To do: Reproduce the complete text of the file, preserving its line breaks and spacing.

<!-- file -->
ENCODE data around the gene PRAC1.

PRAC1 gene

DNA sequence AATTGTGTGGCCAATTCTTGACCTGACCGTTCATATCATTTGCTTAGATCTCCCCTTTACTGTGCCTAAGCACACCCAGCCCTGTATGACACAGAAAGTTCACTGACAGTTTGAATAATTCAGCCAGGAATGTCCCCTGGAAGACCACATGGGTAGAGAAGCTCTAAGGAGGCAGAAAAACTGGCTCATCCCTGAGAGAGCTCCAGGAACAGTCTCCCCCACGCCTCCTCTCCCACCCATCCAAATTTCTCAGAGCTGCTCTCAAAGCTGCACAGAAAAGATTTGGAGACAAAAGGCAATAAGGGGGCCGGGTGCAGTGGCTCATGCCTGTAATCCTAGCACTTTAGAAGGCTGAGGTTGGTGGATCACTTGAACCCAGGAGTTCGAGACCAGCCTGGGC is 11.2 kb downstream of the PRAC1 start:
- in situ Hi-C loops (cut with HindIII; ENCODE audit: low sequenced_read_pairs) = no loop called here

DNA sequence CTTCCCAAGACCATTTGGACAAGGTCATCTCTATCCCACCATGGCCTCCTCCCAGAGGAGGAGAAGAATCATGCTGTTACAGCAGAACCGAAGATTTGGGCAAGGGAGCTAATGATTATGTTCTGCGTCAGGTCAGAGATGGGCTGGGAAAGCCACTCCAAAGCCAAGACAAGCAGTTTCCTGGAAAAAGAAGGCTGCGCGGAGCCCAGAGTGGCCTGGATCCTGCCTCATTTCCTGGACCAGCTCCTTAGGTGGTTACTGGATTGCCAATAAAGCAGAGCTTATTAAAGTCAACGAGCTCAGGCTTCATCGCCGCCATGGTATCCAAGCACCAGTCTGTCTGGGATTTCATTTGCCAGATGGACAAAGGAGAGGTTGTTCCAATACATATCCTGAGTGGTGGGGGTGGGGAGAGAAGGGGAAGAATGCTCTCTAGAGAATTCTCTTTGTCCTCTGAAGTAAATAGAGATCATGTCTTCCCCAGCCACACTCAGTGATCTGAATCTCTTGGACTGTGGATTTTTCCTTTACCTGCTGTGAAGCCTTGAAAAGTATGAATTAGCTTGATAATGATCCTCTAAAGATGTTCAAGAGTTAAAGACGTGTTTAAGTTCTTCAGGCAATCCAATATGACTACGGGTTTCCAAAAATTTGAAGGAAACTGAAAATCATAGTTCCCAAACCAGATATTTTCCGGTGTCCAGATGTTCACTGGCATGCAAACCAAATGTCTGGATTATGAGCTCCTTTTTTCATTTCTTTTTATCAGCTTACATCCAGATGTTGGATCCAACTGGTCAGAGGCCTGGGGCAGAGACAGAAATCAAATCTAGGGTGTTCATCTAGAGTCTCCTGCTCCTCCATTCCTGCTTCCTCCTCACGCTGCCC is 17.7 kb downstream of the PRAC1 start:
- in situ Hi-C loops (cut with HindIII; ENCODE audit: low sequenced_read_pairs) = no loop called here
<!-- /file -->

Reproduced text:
ENCODE data around the gene PRAC1.

PRAC1 gene

DNA sequence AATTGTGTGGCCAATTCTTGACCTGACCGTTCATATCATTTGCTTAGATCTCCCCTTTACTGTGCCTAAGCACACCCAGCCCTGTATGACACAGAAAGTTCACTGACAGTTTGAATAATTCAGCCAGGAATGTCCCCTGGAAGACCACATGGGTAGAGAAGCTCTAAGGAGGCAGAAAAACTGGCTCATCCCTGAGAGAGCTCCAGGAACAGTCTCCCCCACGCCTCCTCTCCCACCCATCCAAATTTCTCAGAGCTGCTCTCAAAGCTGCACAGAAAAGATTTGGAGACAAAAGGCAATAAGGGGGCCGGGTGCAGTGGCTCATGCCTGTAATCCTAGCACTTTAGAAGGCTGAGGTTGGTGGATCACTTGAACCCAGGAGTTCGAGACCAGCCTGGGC is 11.2 kb downstream of the PRAC1 start:
- in situ Hi-C loops (cut with HindIII; ENCODE audit: low sequenced_read_pairs) = no loop called here

DNA sequence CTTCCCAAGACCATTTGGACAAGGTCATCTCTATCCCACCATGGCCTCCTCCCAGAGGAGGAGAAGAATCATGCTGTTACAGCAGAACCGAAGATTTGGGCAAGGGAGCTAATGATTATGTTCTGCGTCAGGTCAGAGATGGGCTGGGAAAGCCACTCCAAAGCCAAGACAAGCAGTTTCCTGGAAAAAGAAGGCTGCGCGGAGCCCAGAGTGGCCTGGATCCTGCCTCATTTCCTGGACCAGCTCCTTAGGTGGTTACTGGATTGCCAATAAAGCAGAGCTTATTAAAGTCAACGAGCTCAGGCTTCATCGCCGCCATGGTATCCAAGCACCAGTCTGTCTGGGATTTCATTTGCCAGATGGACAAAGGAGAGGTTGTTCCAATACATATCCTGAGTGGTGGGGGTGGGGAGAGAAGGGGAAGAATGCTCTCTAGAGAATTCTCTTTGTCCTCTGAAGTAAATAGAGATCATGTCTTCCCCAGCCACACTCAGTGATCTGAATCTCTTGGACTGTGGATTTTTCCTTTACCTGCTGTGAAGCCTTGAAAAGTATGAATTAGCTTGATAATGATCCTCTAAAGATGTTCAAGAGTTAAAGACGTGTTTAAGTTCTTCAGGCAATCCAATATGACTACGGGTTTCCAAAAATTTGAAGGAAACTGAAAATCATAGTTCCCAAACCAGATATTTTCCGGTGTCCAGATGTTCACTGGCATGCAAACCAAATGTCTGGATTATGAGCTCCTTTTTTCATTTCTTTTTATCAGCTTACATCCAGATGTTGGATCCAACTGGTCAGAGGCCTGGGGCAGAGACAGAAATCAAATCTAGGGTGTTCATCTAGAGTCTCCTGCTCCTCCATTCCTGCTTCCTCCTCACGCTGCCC is 17.7 kb downstream of the PRAC1 start:
- in situ Hi-C loops (cut with HindIII; ENCODE audit: low sequenced_read_pairs) = no loop called here